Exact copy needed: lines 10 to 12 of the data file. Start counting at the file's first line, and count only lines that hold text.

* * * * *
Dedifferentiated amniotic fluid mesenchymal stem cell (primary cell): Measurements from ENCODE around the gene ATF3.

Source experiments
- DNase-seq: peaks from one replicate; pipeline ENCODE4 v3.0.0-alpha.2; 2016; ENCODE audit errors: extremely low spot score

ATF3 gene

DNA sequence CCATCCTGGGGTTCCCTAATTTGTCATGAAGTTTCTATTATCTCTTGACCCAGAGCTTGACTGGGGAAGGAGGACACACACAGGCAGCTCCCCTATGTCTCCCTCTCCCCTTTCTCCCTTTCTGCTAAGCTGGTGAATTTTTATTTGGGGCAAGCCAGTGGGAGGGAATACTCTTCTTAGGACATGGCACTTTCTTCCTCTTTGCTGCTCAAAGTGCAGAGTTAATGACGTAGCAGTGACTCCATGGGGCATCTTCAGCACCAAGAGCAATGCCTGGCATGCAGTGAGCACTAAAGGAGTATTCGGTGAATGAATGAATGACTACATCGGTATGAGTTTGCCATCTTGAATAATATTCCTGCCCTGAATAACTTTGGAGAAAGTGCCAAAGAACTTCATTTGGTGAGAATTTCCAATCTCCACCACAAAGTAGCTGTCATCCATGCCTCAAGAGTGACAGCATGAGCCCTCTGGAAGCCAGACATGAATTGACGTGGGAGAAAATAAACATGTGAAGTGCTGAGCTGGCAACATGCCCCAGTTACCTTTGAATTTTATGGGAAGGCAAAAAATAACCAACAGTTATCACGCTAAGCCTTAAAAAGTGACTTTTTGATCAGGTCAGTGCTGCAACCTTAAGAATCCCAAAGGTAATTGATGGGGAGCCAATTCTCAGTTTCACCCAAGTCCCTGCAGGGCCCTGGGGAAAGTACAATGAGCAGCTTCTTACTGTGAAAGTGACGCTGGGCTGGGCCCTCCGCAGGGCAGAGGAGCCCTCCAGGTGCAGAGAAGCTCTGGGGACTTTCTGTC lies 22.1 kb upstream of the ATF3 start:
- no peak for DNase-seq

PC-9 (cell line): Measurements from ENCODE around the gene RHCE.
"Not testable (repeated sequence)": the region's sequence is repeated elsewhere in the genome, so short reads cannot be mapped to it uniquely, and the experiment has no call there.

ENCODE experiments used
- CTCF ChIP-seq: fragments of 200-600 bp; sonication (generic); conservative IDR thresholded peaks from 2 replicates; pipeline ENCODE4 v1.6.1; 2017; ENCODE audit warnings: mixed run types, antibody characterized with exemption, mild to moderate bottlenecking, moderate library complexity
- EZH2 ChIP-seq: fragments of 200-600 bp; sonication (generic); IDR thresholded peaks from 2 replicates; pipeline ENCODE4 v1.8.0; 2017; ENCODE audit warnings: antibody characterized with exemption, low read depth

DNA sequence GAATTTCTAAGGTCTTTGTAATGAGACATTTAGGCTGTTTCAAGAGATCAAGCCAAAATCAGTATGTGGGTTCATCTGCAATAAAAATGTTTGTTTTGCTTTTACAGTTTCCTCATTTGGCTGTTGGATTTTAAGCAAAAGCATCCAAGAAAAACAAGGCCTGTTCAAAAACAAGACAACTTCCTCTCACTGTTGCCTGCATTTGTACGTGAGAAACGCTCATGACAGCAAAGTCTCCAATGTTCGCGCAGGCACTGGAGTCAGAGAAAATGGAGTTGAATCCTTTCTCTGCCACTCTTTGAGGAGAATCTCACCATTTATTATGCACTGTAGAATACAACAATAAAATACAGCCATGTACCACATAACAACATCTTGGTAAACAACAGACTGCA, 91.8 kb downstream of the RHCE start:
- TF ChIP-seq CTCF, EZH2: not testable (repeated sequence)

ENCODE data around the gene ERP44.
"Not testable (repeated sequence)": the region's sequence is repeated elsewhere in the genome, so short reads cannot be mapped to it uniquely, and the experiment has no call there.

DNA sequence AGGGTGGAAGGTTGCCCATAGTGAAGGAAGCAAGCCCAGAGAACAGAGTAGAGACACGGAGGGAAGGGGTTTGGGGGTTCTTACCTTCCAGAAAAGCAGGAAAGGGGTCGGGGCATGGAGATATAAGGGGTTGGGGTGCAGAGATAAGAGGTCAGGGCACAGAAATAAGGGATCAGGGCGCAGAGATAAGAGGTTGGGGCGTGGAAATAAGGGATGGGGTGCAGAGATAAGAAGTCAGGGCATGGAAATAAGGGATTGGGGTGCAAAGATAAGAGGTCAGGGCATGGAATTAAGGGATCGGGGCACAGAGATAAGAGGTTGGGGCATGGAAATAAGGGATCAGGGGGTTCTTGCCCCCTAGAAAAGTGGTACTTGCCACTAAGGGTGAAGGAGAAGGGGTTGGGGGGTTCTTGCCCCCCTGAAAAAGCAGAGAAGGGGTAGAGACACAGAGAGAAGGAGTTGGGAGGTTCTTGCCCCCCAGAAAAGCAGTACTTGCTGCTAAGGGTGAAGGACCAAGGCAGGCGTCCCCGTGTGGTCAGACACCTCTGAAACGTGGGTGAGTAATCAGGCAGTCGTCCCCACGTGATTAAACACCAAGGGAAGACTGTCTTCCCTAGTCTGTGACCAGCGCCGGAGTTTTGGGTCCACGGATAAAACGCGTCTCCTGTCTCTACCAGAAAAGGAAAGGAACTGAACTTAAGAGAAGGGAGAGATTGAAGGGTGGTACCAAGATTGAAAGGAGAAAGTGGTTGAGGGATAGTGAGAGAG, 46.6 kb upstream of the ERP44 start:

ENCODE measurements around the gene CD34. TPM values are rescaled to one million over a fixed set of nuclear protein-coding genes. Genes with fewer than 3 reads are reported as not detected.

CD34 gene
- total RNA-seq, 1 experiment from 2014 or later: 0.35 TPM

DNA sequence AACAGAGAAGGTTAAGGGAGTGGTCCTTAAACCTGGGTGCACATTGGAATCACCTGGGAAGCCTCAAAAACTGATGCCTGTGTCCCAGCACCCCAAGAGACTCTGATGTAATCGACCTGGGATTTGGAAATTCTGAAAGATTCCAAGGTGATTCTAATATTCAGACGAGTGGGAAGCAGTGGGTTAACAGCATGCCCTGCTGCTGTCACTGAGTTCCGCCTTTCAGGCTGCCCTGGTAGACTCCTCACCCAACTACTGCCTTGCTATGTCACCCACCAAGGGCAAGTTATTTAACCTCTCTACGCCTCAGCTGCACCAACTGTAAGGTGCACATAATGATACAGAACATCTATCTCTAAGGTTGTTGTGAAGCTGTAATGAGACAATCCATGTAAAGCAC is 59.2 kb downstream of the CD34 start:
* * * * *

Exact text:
- CTCF ChIP-seq: fragments of 200-600 bp; sonication (generic); conservative IDR thresholded peaks from 2 replicates; pipeline ENCODE4 v1.6.1; 2017; ENCODE audit warnings: mixed run types, antibody characterized with exemption, mild to moderate bottlenecking, moderate library complexity
- EZH2 ChIP-seq: fragments of 200-600 bp; sonication (generic); IDR thresholded peaks from 2 replicates; pipeline ENCODE4 v1.8.0; 2017; ENCODE audit warnings: antibody characterized with exemption, low read depth

DNA sequence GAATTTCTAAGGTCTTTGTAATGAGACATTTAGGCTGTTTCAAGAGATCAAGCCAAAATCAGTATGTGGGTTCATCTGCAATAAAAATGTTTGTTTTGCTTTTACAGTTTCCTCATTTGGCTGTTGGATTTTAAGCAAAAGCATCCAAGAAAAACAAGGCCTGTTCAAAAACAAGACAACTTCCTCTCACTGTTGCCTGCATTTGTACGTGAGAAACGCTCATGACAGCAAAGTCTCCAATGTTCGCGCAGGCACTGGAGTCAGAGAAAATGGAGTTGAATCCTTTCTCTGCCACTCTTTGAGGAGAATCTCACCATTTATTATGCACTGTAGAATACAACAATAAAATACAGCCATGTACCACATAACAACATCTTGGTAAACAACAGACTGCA, 91.8 kb downstream of the RHCE start: